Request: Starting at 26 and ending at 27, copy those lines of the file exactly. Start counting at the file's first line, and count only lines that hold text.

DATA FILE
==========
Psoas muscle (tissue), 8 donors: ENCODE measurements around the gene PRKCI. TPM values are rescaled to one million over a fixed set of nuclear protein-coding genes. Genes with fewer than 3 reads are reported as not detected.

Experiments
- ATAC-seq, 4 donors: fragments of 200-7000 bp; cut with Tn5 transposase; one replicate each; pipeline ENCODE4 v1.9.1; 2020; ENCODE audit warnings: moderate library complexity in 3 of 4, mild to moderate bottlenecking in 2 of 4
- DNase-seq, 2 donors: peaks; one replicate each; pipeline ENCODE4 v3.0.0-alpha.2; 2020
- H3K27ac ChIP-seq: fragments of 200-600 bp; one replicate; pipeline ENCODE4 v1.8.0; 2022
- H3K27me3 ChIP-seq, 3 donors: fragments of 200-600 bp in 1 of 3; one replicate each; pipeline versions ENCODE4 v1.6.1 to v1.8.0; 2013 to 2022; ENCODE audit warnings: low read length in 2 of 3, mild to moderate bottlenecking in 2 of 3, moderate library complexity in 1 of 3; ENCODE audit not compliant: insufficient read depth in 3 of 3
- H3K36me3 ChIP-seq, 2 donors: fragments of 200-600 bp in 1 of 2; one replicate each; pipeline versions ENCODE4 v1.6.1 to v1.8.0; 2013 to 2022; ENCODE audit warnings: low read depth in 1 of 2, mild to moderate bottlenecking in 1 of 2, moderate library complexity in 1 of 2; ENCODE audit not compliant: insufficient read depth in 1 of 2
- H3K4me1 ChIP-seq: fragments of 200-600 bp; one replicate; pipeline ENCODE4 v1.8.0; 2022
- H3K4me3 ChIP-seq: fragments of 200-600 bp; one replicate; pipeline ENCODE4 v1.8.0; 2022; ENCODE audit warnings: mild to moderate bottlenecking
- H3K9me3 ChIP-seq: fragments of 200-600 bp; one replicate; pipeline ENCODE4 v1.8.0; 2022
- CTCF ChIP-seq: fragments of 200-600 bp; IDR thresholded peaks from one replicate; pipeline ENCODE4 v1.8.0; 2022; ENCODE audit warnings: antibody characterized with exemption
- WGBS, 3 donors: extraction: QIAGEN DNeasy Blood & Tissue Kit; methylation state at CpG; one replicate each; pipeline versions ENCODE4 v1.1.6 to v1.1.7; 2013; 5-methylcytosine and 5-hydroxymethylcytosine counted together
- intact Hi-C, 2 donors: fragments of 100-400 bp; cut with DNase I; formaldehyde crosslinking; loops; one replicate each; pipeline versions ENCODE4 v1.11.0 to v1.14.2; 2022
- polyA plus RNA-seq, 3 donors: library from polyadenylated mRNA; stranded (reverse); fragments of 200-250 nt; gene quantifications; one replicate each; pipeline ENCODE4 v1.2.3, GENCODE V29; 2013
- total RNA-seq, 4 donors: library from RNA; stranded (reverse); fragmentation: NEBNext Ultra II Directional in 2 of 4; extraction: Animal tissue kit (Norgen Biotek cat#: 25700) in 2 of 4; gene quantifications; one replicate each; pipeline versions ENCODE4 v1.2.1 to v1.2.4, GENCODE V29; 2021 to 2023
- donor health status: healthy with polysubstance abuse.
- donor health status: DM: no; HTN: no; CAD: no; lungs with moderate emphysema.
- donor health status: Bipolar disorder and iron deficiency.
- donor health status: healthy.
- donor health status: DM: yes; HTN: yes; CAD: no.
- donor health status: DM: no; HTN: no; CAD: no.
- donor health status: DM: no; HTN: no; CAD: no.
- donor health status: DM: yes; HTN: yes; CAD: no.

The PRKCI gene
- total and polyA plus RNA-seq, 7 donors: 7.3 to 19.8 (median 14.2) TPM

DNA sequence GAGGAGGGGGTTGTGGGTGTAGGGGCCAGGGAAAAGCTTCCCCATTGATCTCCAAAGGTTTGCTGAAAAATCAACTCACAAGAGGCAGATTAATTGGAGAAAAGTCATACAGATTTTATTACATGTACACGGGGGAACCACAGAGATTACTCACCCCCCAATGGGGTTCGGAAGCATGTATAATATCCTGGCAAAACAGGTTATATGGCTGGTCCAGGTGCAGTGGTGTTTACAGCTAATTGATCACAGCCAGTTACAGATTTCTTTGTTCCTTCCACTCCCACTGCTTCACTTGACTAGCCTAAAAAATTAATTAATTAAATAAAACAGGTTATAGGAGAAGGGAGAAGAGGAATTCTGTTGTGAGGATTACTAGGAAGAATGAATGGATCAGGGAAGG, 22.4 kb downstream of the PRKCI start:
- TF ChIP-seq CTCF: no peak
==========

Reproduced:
DNA sequence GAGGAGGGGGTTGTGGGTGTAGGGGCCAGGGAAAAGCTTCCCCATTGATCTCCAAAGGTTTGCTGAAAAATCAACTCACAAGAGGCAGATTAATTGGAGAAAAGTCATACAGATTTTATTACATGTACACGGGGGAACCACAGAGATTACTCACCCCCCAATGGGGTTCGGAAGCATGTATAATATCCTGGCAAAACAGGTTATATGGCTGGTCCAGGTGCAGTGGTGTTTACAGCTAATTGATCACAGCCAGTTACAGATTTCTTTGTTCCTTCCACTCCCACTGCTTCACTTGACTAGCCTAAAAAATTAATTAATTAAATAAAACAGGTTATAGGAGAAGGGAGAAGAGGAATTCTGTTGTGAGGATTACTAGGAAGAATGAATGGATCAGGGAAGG, 22.4 kb downstream of the PRKCI start:
- TF ChIP-seq CTCF: no peak